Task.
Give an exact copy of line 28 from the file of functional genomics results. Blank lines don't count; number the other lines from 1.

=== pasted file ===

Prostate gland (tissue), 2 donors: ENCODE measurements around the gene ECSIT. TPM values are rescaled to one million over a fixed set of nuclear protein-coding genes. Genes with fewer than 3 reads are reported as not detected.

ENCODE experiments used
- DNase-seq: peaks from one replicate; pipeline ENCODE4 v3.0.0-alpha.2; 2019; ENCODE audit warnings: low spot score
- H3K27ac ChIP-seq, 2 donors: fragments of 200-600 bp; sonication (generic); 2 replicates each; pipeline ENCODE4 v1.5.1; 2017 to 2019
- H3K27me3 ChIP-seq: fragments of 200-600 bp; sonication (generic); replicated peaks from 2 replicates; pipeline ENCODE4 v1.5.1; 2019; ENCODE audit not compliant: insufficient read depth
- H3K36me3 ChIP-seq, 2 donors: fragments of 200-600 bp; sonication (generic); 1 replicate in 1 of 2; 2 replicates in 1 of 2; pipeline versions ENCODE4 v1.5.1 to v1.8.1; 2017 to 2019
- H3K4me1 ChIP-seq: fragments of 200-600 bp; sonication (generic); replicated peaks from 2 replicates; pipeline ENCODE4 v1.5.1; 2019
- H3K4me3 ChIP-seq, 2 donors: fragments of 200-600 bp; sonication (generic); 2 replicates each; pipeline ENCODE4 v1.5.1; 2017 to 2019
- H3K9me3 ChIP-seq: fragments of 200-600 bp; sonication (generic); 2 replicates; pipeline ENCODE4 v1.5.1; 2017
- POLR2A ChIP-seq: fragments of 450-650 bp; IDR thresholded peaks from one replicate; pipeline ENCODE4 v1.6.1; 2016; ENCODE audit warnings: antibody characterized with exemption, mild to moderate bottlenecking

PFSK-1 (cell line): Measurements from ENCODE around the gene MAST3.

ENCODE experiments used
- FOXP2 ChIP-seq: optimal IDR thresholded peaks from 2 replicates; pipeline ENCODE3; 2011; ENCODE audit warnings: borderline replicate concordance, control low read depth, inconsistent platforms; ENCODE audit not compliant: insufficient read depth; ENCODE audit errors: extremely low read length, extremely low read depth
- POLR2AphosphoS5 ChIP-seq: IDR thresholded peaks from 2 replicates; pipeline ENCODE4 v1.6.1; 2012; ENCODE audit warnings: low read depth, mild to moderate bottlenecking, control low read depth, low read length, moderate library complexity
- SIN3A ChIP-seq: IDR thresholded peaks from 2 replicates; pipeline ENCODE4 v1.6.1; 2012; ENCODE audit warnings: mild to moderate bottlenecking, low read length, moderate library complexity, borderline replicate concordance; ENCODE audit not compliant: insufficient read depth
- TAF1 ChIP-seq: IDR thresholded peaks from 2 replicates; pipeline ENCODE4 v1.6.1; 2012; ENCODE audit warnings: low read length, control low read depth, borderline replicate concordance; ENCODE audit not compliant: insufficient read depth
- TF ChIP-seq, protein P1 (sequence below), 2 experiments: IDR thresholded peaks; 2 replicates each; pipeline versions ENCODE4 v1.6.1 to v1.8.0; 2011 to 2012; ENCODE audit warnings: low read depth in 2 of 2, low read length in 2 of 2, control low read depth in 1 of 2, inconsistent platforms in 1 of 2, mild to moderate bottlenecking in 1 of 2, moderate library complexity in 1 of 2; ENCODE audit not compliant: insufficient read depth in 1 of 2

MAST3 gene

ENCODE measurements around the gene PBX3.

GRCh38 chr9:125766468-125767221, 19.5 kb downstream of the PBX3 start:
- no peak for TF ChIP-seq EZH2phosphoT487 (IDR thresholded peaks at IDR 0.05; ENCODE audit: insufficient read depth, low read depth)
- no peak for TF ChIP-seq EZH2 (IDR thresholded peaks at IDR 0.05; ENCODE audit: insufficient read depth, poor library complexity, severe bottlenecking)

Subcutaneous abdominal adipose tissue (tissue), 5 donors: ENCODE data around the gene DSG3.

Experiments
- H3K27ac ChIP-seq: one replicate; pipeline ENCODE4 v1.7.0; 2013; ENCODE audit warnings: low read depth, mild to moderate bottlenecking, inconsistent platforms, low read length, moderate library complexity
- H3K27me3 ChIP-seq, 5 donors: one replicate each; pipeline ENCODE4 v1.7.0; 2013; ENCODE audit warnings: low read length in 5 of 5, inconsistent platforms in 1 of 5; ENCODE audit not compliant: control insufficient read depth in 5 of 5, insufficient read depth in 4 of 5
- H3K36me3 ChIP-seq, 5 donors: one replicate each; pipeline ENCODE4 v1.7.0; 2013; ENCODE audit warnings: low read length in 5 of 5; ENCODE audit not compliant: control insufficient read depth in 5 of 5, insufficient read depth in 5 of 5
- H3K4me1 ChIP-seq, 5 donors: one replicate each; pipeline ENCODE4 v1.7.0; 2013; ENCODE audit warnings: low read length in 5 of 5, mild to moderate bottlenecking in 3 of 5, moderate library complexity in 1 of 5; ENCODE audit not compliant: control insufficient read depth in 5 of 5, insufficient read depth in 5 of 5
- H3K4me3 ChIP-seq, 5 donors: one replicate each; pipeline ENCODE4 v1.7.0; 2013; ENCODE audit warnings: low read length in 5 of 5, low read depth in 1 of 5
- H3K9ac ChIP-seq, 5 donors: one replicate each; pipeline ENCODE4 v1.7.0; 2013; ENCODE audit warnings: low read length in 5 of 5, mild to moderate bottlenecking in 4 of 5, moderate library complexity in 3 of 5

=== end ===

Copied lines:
- H3K4me1 ChIP-seq, 5 donors: one replicate each; pipeline ENCODE4 v1.7.0; 2013; ENCODE audit warnings: low read length in 5 of 5, mild to moderate bottlenecking in 3 of 5, moderate library complexity in 1 of 5; ENCODE audit not compliant: control insufficient read depth in 5 of 5, insufficient read depth in 5 of 5